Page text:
Rebellion, a military coup, and an invasion of Islamist militants; 2012 marked the beginning of a somber chapter in Mali's history. All that constituted order in this West African country, which many observers saw as a model democracy, crumbled. The peace that prevailed in the country was smashed by a Tuareg rebellion in the north. The catastrophic handling of this rebellion by the government at that time led to a military coup with its own share of abuses.
The consequences of this coup were not long in coming. The chaos that was created allowed the invasion of two-thirds of the country by Tuareg rebels accompanied by jihadist groups, who eventually overpowered the Tuareg rebels and corralled them into sharia-imposed areas under their control.
Mali bid farewell to peace and stability, and instead welcomed instability and injustice. For many months rape, theft, and summary executions became the norm for many people under occupation from these armed groups, before a military operation in January 2013 from the international community put an end to their torture. Following this intervention, elections were organized, a new president was elected, and the peace process was relaunched.
Three years after the return to constitutional order, has Mail reestablished peace? Is justice really effective?
The election of President Ibrahim Boubacar Keita to the executive office in September 2013 gave Malians high hopes. The people of Mali saw it as a clear sign of a return to stability.
To the extent that these actions have been carried out, it must be noted that the long-awaited peace will be slow in becoming a reality. Although a peace accord was signed by various rebel groups between May and June of 2015, its implementation and interpretation of certain issues by various signatories have posed enormous difficulties.
Thus, more than one year after its signing, we still witness protests against provisions in the peace agreement.
This was recently the case in Gao, where on July 12 a youth protest against the implementation of “interim authority” was violently suppressed by the Malian army, leaving four dead and around 30 young people injured.
Moreover, clashes between various armed groups have not ended. There have been repeated skirmishes between such armed groups as the Organization of Azawad's Movements (an independent Tuareg alliance) and the Gatia (an armed Tuareg group close to the government) over control of the Kidal region.
To this the resurgence of Islamist movements must be added. They were driven out of large towns with the military intervention in 2013 and took refuge in isolated areas, and have since reorganized and launched regular attacks against military camps.The latest attack at Nampala military camp on July 19 resulted in 17 Malian soldiers dead.
In a report published by Malilink Investigative Reporting Group, between the signing of the peace accord on June 20, 2014, and June 25, 2015, Mali recorded 191 attacks perpetrated by militants, leaving 385 people dead.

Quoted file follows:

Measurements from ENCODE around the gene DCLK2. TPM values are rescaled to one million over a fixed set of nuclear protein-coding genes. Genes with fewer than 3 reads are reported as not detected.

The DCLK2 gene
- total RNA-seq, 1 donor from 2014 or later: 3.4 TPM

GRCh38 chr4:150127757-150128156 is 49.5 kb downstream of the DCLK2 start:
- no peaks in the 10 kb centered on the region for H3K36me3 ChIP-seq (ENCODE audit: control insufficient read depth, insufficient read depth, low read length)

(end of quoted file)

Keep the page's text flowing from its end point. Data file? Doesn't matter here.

Finally, we are beginning to see the emergence of a new phenomenon: inter-community conflicts, mostly between the Babara and Peulh populations in the Mopti region, with lives lost. On August 27, 2016, a new skirmish left five dead.
In terms of justice, there are some positive signs given by authorities, notably the arrests Captain Amadou Haya Sanogo, who led the 2012 military coup, and many former senior military leaders involved in the assassination of the military ‘red berets’, as well as the transfer to the International Criminal Court of jihadist Ahmad Al-Faq Al-Mahdi, whose trial is ongoing.
However, numerous crimes committed during the crisis unprosecuted and unpunished.
We have even witnessed the release, as part of the peace process, of certain persons suspected of being perpetrators of serious human rights violations. Many people have raised their voices to denounce this situation, notably human rights organizations. According to the International Federation for Human Rights:
Pour eux, certaines dispositions de l’accord de paix à savoir l’amnistie accordée à certains responsables des groupes armés dont le juge islamique de Tombouctou, HOUKA HOUKA AG ALFOUSSEINI, est une prime à l’injustice.
For them, certain provisions of the peace accord — namely the amnesty granted to certain leaders of armed groups including the Islamic judge of Timbuktu, Houka Houka Ag Alsfousseini — is a prime injustice.
Furthermore, numerous people are the victims of rape, theft, amputations, and floggings; all the while waiting for justice to be done.
After these assessments, it's important to remember that peacebuilding, justice, and security for Mali is still a major undertaking. Much help is needed, given how extensive the work is.
Achieving peace will require Malians to learn to forgive and dialogue, and the state to perform its regulatory role. But all this will be difficult without real involvement from the international community.